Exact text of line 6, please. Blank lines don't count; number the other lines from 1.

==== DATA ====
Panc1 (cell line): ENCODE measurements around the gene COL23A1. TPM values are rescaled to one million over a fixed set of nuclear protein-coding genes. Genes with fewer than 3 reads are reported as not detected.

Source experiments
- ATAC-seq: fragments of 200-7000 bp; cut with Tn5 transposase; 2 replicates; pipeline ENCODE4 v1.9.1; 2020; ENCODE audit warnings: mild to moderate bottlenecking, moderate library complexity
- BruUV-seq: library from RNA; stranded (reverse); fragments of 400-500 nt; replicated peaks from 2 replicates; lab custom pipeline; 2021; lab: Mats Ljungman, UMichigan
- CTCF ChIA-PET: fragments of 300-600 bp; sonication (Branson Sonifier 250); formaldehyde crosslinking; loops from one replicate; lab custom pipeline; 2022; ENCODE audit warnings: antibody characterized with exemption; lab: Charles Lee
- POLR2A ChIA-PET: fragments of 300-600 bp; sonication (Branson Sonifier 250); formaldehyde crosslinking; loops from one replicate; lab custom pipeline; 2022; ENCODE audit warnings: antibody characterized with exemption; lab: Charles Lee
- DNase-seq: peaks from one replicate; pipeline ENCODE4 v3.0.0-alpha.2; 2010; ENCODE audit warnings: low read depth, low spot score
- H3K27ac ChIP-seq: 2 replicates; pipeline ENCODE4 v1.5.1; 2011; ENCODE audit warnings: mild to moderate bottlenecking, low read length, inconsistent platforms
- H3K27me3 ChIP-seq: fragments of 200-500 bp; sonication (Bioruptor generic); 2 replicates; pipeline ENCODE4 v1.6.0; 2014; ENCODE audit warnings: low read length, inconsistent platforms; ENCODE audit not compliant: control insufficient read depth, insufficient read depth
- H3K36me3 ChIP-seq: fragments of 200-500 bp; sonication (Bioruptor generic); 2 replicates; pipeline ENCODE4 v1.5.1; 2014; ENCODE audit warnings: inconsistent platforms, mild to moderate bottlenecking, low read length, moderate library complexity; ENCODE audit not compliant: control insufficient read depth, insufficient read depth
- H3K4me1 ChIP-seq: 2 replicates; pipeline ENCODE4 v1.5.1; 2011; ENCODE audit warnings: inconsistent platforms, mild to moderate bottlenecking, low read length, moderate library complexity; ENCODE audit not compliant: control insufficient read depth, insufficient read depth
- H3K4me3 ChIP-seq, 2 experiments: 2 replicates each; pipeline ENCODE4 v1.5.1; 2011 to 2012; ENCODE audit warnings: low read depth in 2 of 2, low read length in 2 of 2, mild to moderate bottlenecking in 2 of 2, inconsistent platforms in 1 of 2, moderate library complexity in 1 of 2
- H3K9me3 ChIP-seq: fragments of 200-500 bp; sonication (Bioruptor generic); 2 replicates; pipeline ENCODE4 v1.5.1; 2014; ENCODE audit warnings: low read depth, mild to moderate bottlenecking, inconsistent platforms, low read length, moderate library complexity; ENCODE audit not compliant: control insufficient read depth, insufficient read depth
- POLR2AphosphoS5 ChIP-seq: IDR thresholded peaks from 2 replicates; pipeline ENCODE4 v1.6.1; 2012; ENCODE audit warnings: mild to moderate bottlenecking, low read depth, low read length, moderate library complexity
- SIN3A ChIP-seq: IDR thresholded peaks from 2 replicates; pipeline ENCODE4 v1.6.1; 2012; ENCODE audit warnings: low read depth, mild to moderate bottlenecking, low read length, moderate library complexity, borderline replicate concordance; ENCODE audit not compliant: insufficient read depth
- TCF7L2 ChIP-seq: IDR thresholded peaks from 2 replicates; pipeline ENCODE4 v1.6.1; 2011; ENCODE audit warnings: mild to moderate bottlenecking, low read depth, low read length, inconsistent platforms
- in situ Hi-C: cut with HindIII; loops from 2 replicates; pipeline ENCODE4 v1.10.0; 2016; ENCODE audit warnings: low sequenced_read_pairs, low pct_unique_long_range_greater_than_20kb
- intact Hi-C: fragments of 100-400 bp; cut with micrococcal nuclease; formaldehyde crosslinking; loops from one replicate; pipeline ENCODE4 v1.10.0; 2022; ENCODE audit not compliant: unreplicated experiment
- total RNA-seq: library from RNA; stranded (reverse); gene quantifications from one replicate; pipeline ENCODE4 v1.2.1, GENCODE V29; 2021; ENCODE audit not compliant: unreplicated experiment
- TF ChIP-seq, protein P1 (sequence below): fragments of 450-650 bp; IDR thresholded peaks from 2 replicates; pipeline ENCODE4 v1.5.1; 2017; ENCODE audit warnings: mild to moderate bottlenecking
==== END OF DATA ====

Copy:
- POLR2A ChIA-PET: fragments of 300-600 bp; sonication (Branson Sonifier 250); formaldehyde crosslinking; loops from one replicate; lab custom pipeline; 2022; ENCODE audit warnings: antibody characterized with exemption; lab: Charles Lee